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Mental health matters – a guide

In light of various news stories around mental health in the workplace, Kevin Friery, Clinical Director, Right Management Workplace Wellness offers advice to employers on how to effectively approach mental health and wellbeing at work

In light of various news stories around mental health in the workplace, Kevin Friery, Clinical Director, Right Management Workplace Wellness offers advice to employers on how to effectively approach mental health and wellbeing at work.

At Right Management, we’ve amassed good, robust data going back to 2001, which indicates that consistently year on year, 85 per cent of calls made through our EAP programme are around stress, anxiety and depression caused by factors outside of the workplace. Despite this, a vast number of organisations are still failing to take responsibility and address workplace wellness in their business. This is in part why Iain Duncan Smith recently urged employers not to abandon sick staff and instead, take action to promote positive employee wellbeing.

It is true that many organisations feel it is not their place to speak to employees about personal problems that could be affecting their work. Those that do don’t always know how to approach it in the best way.  It is now more important than ever for businesses to rethink their strategies around wellbeing at work. This is why we’ve pulled together our top tips on how to do this:

Train managers to be supportive and mindful – It isn’t just about buying a product or course, building internal competence and confidence and developing managers’ personal skills is about enabling them to have open, honest and compassionate conversations around workplace wellbeing. After all, the way managers behave and interact with employees can make a real difference to engagement and productivity and when done properly, it can truly support business success. The key is to focus on the potential return on investment of wellbeing initiatives rather than viewing them as a ‘nice to have’ expenditure.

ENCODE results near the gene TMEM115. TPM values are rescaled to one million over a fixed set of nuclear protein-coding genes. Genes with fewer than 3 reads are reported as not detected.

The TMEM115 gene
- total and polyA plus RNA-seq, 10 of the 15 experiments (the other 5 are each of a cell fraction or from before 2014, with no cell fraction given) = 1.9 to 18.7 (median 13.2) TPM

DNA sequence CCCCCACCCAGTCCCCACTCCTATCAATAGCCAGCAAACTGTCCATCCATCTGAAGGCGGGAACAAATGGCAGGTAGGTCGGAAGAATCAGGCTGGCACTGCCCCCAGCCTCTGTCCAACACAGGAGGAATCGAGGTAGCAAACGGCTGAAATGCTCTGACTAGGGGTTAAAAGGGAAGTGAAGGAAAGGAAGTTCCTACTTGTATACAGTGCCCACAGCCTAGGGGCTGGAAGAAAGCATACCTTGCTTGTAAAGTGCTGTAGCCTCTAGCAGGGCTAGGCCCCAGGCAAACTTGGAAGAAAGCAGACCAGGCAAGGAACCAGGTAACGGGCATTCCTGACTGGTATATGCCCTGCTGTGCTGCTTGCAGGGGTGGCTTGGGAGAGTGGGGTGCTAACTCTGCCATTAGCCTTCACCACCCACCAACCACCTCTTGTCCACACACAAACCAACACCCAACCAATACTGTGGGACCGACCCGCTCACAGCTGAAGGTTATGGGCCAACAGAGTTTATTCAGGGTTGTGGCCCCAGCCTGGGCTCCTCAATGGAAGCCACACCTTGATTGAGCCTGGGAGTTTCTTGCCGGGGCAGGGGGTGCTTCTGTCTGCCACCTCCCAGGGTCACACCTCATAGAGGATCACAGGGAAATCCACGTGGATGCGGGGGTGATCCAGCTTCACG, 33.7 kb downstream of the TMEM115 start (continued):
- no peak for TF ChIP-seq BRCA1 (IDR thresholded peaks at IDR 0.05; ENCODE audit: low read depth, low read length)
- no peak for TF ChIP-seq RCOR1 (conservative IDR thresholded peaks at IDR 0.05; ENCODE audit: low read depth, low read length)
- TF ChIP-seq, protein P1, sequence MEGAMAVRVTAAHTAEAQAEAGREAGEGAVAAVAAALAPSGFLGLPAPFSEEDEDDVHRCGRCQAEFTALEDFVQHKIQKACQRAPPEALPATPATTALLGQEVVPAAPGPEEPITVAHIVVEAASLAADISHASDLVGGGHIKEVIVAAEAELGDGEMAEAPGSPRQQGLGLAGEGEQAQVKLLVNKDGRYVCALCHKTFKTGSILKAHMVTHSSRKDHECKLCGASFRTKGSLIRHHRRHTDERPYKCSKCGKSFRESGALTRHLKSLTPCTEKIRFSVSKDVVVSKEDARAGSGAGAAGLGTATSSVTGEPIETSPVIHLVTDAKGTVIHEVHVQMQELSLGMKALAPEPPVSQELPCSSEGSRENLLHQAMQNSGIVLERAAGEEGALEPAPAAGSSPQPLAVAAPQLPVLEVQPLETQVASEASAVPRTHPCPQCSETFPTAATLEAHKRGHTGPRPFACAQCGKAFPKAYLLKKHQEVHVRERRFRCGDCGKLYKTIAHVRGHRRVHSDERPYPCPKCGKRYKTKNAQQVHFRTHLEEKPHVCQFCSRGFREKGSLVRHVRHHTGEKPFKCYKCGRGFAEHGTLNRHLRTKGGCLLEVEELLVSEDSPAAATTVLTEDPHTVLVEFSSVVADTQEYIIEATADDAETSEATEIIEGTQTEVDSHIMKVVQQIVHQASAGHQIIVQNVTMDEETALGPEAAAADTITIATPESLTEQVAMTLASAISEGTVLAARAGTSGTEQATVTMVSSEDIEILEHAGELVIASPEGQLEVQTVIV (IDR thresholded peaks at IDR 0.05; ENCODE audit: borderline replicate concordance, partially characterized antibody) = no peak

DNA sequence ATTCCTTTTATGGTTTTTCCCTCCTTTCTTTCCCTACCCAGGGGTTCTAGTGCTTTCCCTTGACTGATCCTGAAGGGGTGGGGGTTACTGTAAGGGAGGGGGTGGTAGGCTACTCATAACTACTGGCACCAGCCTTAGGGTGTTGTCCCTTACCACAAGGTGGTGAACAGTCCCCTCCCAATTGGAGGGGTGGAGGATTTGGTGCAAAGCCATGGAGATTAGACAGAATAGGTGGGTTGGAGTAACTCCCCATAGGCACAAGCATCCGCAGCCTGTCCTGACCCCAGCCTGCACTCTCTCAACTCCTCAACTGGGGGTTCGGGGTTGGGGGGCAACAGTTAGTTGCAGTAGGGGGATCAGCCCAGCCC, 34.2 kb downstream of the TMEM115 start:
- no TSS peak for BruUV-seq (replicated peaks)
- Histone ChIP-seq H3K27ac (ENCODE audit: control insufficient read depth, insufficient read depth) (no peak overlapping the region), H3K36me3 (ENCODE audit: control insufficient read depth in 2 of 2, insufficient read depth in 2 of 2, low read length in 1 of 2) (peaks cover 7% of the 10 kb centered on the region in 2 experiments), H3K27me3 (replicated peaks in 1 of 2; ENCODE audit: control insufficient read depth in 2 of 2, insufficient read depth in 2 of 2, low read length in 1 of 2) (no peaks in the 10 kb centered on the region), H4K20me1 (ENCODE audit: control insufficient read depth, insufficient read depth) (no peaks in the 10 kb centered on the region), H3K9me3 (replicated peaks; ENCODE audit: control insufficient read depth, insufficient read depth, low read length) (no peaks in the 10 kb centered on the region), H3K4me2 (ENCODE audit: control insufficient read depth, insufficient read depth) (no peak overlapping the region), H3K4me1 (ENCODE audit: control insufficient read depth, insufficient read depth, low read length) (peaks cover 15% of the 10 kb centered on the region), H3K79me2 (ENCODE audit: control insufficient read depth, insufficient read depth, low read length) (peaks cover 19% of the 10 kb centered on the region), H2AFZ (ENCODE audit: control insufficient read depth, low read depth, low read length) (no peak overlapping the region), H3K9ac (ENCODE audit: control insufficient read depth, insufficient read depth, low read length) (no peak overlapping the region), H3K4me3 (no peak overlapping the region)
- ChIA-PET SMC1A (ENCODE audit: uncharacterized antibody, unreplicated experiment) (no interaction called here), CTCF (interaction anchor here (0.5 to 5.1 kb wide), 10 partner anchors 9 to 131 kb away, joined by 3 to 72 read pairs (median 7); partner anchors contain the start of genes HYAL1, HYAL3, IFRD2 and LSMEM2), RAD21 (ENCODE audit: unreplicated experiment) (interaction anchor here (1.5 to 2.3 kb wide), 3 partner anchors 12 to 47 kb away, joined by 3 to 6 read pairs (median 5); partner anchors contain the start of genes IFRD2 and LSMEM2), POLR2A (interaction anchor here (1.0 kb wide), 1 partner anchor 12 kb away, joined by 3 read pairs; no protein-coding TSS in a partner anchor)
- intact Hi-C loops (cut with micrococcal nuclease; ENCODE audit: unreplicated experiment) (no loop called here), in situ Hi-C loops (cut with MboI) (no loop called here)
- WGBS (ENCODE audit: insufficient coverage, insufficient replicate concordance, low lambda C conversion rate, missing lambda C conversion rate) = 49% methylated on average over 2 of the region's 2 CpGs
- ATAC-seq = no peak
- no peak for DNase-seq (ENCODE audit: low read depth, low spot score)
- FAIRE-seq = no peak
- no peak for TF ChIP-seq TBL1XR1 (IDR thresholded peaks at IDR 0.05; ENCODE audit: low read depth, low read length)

Get up and walk around –Managers who aren’t afraid to talk informally to their employees to gain an understanding of what’s going on with teams and direct reports will be able to intervene and respond appropriately and achieve better engagement levels. Average management is waiting for problems to emerge and subsequently responding to them. Great management is noticing such problems at an earlier stage and being committed to improving dignity at work.

Take a flexible approach – Managers and business leaders who are able to take a flexible approach to time can have a huge impact on the workplace. For example, if someone is feeling stressed and anxious because of factors outside of work, empowering them to take some time out – even if it is just half a day – to sort it out will mean they can come back to work refreshed, revived and ready to make a valid contribution to the business again. The ‘give-get’ culture works well – allowing an employee to leave early or come in later, demonstrates that the employee is a valued and respected to make a responsible decision.

Ask staff what they want – We often find that employers think they know best and are quick to take action without properly researching what employees want and need from the workplace. In fact, organisations often take it upon themselves to address employee wellbeing by offering up gym memberships, free massages, acupuncture sessions and the like, but in some cases these can fail to make a difference. Thinking outside the box is key: what do employees really need – or what questions should I be asking to get them to articulate it?  This also improves employee engagement and a sense of inclusion.

Measure the impact of wellbeing initiatives – The old phrase ‘what gets measured, gets treasured’ couldn’t resonate better in mental health – which has too long languished in hazy definitions and a lack of clarity. Measuring the impact of interventions you make on productivity and engagement will help you to determine what is working and what is not and enable you to take the appropriate action. “We live in a world of financial solutions and ROI should be a consideration; if you can demonstrate the value, the investment is more likely to be sustained.

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